Patrick D. McCoy
Kennedy Center Examiner
examiner.com

Posted by: liberace06 | April 6, 2010 12:43 PM | Report abuse

A very well versed and thought out review of my friend Stephen's new work. Stephen is so very gifted in many areas of life and art, that this comes of no surprise to see what he has done in his own voice.
In your question of music accompanying, or reflecting visual images, in the late 1980s, I recorded a private copy of several movements from Michel Michelet's 'Visions of Modern Art', which are based on moder artists' work, akin to the Mussorgsky 'Pictures at an Exhibition'. Michelet, whose name was Mikhail Levine, changed his name to Michel Michelet during Hitler's takeover in Paris. He wrote many film scores, but also piano works, Preludes dedicated to Heinrich Neuhaus, and other works. Slava Rostropovich performed some of Michelet's works as well. There may be a professional recording of his 'Visions of Modern Art', not sure. But will explore that, now that we have global resources via the web. Michel Michelet lived much of his older life in Hollywood.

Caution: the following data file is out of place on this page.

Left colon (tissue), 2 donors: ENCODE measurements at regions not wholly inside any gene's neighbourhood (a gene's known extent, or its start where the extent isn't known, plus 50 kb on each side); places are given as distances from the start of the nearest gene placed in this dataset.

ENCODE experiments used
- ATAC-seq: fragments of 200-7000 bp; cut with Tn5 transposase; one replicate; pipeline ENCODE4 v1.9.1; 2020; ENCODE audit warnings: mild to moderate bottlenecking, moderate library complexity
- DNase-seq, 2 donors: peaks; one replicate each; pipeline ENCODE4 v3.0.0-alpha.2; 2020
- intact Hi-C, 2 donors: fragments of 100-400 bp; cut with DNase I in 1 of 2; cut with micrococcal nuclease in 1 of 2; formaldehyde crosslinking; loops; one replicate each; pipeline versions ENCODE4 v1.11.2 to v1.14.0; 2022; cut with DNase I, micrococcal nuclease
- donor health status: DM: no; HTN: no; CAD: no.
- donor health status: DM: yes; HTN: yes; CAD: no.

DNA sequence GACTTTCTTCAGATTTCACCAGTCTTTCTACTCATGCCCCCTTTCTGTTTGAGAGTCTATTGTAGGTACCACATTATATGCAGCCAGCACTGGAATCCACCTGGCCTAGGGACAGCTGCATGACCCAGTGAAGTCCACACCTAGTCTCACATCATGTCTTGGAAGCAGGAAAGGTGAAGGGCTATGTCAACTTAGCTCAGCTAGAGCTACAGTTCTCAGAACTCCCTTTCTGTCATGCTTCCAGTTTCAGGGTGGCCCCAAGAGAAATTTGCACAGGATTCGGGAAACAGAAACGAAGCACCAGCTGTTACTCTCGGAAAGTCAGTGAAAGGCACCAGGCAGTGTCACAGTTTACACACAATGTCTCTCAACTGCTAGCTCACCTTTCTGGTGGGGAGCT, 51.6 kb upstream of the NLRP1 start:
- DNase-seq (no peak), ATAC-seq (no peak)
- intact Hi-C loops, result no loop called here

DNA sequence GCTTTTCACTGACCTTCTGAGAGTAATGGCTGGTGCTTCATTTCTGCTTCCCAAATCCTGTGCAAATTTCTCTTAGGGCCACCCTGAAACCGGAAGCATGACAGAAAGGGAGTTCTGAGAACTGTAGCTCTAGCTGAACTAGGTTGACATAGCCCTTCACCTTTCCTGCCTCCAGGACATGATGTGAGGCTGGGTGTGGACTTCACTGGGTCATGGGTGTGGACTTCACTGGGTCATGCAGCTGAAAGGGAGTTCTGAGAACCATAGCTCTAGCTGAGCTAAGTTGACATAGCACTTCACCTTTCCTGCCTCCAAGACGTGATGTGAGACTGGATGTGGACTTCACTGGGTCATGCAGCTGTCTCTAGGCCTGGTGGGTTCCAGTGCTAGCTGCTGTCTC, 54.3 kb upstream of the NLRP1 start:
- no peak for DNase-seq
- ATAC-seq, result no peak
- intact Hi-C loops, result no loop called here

Posted by: JBiegel | April 7, 2010 10:00 PM | Report abuse

However widely spread, a peculiar way of thinking about the nature of music, though. Is it 'sacred' because you or the composer says so? Why not let yourself as a listener decide what the notes mean to you, indifferent to categorising and labelling?
De Vittorias Requiem has been dear to me already for a long time. As a secular humanist I don't mind the words at all, just respect them, having their justification in the origin of the work and the more limited choices of the composer at the time. Why bother? Hail to the composer, but no less to the listener, lover and interpreter of music.
(This doesn't mean of course that I am not curious to listen to the work Stephen Hough has done!).
Casper Vogel
The Netherlands

Posted by: vogel142 | April 8, 2010 6:52 AM | Report abuse